The second half of the book is the most god-awful love story you will ever read. Jonathan’s milquetoast personality leads him to fall in love with a woman he barely knows, and the reader soon sees the cringeworthy writing on the wall. You know how in real life sometimes your dreams don’t work out the way you want, so you settle for second best even if you know it’s a decision you’re going to regret? Imagine an entire novel about that. Ugh. What a drag. At no point during the reading of this book did I finish one of its 41 chapters and feel compelled to start the next one. The Kansas that Buck depicts in her novel is a miserable place full of muddy streets, loveless marriages, and shattered dreams. An optimistic epilogue does little to soften the blow. Buck can be a great writer, so the book does have its occasional moments of literary worth, but for the most part it makes for one tedious ordeal of a read.
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Friday, November 24, 2017

Little Fuzzy by H. Beam Piper



Animal or aborigine?
Little Fuzzy, published in 1962, is a novel by science fiction writer H. Beam Piper. The story is part of his Terro-Human Future History series, which depicts a future in which humans from Earth have colonized planets in distant star systems. The stories in this series are only loosely connected, however, so no prior knowledge of Terro-Human Future History is required to enjoy this book.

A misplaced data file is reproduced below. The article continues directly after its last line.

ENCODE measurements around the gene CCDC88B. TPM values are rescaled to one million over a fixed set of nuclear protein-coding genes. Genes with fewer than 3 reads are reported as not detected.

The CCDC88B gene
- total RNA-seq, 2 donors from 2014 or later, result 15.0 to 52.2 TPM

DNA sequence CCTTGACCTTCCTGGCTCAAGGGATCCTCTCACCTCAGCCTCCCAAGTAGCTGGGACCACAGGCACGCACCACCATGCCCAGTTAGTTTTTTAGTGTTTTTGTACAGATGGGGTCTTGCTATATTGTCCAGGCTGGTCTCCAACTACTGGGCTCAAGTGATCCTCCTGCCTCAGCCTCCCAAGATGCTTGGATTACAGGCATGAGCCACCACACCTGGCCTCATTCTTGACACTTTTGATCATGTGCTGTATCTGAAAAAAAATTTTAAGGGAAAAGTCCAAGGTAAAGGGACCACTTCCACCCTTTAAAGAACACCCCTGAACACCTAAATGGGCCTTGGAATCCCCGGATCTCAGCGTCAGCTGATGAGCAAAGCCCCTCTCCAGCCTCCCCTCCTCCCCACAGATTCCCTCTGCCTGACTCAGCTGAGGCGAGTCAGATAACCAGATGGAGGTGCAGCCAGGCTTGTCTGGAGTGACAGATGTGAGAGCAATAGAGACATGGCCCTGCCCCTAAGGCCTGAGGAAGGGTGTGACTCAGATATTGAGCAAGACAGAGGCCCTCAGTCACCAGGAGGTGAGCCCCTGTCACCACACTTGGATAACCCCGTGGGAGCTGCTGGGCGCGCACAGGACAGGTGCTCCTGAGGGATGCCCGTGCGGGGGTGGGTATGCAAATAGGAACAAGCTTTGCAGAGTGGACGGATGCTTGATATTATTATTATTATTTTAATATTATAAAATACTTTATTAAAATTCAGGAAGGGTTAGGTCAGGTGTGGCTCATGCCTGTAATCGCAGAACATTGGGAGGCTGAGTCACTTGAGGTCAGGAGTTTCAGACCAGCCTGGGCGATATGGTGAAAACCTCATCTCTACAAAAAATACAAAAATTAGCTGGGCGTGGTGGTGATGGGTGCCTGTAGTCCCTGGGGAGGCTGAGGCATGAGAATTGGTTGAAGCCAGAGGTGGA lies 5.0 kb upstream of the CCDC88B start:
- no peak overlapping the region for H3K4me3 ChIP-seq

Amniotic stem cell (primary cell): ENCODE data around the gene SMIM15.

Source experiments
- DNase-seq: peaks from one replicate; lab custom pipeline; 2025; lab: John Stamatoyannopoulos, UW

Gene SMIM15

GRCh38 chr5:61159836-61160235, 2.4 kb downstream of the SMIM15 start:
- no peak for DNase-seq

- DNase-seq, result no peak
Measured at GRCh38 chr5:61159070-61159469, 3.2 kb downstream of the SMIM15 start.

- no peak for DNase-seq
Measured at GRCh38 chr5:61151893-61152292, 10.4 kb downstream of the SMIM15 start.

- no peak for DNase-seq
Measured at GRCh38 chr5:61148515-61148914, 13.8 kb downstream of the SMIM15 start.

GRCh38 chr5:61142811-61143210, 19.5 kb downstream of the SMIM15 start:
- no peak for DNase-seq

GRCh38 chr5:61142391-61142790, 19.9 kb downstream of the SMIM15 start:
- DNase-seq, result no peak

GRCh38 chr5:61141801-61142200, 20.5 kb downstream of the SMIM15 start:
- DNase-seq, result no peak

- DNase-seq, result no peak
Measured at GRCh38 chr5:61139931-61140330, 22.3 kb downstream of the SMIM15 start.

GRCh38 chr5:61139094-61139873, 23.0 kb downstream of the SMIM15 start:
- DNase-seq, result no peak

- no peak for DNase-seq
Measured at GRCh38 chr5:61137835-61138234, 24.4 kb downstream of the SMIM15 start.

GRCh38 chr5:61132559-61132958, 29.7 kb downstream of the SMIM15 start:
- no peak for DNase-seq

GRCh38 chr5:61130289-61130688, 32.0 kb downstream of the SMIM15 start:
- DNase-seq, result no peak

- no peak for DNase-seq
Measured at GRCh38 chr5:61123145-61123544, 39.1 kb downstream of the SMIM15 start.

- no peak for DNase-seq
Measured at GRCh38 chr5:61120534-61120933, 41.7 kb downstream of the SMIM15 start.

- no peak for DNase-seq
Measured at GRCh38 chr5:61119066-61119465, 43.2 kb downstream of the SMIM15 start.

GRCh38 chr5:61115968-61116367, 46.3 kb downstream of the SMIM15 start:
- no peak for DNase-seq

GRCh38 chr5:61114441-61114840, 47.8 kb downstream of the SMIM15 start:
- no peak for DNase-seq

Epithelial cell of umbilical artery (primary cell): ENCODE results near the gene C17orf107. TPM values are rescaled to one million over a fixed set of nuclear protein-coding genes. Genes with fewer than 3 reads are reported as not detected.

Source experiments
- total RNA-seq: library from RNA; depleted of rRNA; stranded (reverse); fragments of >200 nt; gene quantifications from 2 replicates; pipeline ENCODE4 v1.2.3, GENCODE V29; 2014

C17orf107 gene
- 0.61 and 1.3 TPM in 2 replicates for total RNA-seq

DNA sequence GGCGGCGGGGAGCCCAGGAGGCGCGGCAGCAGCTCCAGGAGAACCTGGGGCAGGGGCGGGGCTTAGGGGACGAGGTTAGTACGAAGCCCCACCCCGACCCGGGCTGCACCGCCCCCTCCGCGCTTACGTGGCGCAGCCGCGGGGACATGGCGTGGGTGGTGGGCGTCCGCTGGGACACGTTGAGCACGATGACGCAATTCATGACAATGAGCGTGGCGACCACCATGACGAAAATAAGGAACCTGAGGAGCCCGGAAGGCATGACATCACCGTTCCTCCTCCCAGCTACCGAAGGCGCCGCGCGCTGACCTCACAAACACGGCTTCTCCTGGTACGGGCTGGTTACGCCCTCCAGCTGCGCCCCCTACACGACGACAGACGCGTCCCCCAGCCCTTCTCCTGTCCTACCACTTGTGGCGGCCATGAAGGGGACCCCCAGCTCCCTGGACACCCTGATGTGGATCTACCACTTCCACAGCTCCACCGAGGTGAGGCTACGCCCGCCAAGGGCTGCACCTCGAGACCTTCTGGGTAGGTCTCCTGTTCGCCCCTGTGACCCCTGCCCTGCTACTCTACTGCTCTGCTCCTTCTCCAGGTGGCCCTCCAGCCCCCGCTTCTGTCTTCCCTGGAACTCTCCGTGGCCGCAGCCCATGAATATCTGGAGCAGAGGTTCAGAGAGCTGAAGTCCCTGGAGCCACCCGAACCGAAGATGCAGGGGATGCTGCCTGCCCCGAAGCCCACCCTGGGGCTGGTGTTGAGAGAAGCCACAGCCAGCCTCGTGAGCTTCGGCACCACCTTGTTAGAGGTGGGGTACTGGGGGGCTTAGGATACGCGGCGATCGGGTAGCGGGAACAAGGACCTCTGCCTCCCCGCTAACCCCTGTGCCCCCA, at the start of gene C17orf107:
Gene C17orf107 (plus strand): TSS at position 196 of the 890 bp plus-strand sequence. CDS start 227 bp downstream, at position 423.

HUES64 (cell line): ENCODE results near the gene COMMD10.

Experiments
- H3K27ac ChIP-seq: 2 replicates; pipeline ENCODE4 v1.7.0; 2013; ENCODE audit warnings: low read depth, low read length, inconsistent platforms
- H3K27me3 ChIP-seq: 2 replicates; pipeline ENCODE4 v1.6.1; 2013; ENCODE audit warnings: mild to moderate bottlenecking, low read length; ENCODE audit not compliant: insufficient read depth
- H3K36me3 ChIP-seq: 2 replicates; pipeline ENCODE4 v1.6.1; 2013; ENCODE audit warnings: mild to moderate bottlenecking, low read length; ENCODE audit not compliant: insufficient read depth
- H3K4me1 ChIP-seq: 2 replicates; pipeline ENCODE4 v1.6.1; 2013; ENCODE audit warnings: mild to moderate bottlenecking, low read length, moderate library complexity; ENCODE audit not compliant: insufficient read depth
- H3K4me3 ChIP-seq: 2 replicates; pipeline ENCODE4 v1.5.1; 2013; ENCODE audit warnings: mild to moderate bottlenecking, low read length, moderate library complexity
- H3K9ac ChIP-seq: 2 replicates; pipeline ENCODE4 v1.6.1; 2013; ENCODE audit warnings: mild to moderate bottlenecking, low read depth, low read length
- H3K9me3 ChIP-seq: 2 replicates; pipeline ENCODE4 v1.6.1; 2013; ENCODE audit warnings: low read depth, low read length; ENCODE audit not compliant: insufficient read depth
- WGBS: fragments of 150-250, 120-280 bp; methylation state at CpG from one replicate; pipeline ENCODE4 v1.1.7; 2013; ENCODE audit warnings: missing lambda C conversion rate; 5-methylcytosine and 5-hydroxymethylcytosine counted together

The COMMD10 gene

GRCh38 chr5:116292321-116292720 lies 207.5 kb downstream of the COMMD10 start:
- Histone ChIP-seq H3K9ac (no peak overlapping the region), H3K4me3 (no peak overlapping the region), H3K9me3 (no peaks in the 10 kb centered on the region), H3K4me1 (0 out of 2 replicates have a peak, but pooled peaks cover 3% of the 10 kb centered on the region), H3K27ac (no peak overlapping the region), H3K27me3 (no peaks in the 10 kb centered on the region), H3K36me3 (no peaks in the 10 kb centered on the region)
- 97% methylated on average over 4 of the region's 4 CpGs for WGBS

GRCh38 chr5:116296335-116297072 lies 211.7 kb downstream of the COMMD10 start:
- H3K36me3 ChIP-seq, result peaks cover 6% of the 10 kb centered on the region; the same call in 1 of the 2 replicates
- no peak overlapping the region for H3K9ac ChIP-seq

The story takes place in the late 26th century on the planet Zarathustra, a world that was discovered twenty-five years earlier. Since then a development company has been profitably extracting the planet’s natural resources for trade in interplanetary markets. By this time cities have been established on Zarathustra, but they are still relatively low in population, and the planet maintains a sort of Wild West atmosphere. Jack Holloway, one of the old-timers among the settlers on Zarathustra, works as an independent prospector, hunting gems in the area around a remote outpost he calls home. Though he probably knows the planet as well as anyone, he is greatly surprised one day by a visit from an undiscovered species of animal. This creature, whom he dubs Little Fuzzy, resembles something like a naked Ewok and shows obvious signs of intelligence. The question is, how intelligent is he? If Little Fuzzy turns out to be a sapient life form­—one who’s level of conscious thought approaches that of humans—under the laws of the Terran Federation his existence will legally negate the company’s right to extract resources from Zarathustra. The entire enterprise rests on whether Little Fuzzy is recognized as a sapient being or simply designated a fur-bearing mammal. To protect its investment, the company will stop at nothing to make sure the matter is decided in its favor.